Taylor, Judith M. 1934-

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Taylor, Judith M. 1934-


Born July 26, 1934, in London, England; daughter of Max (an optometrist and writer) and Fanny (an office manager) Mundlak; married Irvin S. Taylor (a medical doctor), November 23, 1961; children: David Henry, Hugh Benjamin. Education: Somerville College, Oxford, B.A., 1956, M.A., 1959; Oxford University, B.M., B.Ch., 1959. Hobbies and other interests: Reading, music, cooking.


Home—San Francisco, CA; fax: 415-563-3741. E-mail—[email protected]


Kings County Hospital Center, Brooklyn, NY, resident in Neurology, 1960-61; Bronx Municipal Hospital Center, Bronx, NY, resident in neurology, 1961-65; Albert Einstein College of Medicine, Bronx, clinical instructor, 1967-76, associate clinical professor of neurology, 1976-82, and history of medicine, 1976; Woodhull Medical and Mental Health Center, Brooklyn, medical director, and president of Medical Associates of Woodhull, 1982-83; Mobile Health Services, Pelham Manor, NY, medical director, 1983-86; Travelers Health Network of New York and New Jersey, director of medical administration, 1986-92; Tristate Health Care Management, director of medical services for New York, New Jersey, and southern Connecticut, 1992-94. Board certified by American Board of Psychiatry and Neurology (Neurology), 1966, American Board of Qualification in Electroencephalography, 1976, and American Board of Quality Assurance and Utilization Review, 1991. Attending physician at Burke Rehabilitation Center, 1965-75, Municipal Hospital Center, Hospital of the Albert Einstein College of Medicine, White Plains Hospital, Lawrence Hospital, and Philps Memorial Hospital, between 1965 and 1978. Also affiliated with Institute for Health Care, United Hospital Fund, Rockefeller Foundation Division of Health Sciences, and other institutions; consultant; conference presenter.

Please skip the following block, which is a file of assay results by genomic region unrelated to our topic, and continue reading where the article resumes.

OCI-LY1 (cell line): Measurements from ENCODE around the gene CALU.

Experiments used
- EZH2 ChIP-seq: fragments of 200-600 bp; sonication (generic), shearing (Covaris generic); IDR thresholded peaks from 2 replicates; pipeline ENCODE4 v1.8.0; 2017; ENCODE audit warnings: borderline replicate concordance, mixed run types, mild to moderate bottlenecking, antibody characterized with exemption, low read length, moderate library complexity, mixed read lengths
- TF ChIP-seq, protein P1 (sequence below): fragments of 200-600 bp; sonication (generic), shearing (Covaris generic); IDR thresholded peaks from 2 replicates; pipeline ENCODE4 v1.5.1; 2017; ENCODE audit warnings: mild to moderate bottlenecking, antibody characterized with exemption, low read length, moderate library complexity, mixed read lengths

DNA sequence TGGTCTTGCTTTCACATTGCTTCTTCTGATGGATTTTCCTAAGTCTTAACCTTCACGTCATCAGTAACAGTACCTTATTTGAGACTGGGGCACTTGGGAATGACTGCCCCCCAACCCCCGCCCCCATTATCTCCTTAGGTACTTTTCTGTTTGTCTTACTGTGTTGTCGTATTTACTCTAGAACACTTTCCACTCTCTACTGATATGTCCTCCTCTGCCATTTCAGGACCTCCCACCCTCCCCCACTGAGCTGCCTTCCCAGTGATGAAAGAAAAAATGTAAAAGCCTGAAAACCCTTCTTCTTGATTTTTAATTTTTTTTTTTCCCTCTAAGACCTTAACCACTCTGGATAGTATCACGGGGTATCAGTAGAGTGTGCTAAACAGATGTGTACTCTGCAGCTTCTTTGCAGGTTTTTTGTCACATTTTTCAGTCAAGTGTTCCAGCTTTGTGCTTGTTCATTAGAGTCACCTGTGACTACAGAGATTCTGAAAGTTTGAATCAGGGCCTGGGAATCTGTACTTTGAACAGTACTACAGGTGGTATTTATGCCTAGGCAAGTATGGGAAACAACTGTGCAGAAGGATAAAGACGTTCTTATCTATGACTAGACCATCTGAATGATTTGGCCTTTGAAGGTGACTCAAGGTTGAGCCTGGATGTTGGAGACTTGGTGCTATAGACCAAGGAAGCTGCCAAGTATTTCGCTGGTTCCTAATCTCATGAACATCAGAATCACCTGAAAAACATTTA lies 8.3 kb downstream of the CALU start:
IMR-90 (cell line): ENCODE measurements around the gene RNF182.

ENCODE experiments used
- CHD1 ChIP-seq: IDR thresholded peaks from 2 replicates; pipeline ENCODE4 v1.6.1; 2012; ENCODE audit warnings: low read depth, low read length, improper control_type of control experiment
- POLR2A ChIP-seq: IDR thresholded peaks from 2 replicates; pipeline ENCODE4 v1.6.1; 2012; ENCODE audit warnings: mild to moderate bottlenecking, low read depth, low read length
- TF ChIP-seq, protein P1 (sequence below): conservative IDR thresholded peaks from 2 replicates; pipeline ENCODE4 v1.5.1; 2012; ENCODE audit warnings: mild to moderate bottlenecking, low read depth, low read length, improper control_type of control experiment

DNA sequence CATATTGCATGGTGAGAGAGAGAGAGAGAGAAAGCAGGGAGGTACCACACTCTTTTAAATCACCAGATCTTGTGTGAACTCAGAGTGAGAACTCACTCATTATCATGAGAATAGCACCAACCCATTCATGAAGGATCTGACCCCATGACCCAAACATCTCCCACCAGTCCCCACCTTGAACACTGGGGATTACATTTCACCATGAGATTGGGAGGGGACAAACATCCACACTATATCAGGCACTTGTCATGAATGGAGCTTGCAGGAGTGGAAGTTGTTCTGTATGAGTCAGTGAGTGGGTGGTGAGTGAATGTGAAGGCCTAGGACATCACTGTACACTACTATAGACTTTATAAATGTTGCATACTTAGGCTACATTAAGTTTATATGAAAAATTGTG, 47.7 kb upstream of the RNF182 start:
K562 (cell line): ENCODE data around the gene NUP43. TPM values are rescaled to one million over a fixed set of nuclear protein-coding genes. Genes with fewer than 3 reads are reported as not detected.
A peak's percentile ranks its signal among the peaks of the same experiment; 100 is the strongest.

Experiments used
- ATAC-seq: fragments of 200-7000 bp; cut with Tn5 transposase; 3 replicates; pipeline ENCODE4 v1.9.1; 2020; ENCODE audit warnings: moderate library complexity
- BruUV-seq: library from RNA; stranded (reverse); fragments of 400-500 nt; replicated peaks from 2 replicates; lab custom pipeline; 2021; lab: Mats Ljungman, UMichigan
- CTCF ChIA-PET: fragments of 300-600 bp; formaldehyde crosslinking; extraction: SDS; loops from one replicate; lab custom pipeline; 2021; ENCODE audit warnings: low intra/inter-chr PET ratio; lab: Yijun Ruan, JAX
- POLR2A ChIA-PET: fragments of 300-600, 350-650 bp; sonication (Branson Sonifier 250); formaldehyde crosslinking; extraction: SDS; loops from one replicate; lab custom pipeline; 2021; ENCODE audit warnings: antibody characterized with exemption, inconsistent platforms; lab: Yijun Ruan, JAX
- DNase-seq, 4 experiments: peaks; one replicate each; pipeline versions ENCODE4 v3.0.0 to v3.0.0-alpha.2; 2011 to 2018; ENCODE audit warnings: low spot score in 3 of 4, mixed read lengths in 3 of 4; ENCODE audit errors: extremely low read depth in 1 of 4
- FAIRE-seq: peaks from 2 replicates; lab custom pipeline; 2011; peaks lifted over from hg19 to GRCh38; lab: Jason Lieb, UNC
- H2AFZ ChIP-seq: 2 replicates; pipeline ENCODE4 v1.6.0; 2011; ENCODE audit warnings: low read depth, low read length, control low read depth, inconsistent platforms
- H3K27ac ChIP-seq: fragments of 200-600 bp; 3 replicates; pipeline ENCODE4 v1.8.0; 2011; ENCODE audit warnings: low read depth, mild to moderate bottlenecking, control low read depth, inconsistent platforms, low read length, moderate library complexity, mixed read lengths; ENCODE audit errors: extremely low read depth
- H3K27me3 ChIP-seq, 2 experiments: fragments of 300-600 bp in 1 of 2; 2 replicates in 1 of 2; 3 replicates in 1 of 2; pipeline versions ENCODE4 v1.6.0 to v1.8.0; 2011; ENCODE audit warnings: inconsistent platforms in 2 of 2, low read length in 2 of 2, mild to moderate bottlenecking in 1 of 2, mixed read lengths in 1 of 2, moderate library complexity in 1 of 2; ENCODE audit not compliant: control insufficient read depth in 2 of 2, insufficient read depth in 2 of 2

American College of Physician Executives, Medical Administrators' Conference, New York Academy of Medicine (fellow), San Francisco Garden Club (honorary librarian, 2001—).


Physicians' Recognition Award, American Medical Association, 1976.


The Olive in California: History of an Immigrant Tree, Ten Speed Press (Berkeley, CA), 2000.

(With Harry Morton Butterfield) Tangible Memories: Californians and Their Gardens, 1800-1950, Xlibris (Philadelphia, PA), 2003.

Also author of the book The Global Migrations of Ornamental Plants: How the World Got into Your Garden, Missouri Botanical Garden Press (St. Louis, MO). Contributor to scientific books. Author of column, "Doctor at Play" in Bulletin of the Westchester County Medical Society, 1971-74. Contributor to periodicals, including Pacific Horticulture, Western States Jewish History, American Primrose Society Journal, Rare Book Review, Eden, Nature, Neurology, Journal of Neurosurgery, Neurology, and Ophthalmology.


Judith M. Taylor once told CA: "One does what comes easily. As a child, I was able to write school essays without too much difficulty, and received high grades. This reinforcement was valuable. My father was an amateur writer who had had several books published. Both my sons had books published. Pride demanded that I too join this family endeavor. After all, had I not always been told I was good at writing?

"While I was engaged in the practice of neurology, I wrote a number of cameo pieces for the local medical journals in New York, as well as academic articles. A book eluded me. I certainly had no gift for fiction. It was not until we retired to California and planted a truly California garden that the inspiration and key idea arose.